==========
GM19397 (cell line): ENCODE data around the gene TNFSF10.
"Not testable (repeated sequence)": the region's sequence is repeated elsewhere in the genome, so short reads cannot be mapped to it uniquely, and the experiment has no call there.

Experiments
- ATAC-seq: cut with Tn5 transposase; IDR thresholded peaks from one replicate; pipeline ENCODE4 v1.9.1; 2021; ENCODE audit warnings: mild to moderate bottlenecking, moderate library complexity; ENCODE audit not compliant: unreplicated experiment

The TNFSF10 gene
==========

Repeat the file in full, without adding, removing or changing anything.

GM19397 (cell line): ENCODE data around the gene TNFSF10.
"Not testable (repeated sequence)": the region's sequence is repeated elsewhere in the genome, so short reads cannot be mapped to it uniquely, and the experiment has no call there.

Experiments
- ATAC-seq: cut with Tn5 transposase; IDR thresholded peaks from one replicate; pipeline ENCODE4 v1.9.1; 2021; ENCODE audit warnings: mild to moderate bottlenecking, moderate library complexity; ENCODE audit not compliant: unreplicated experiment

The TNFSF10 gene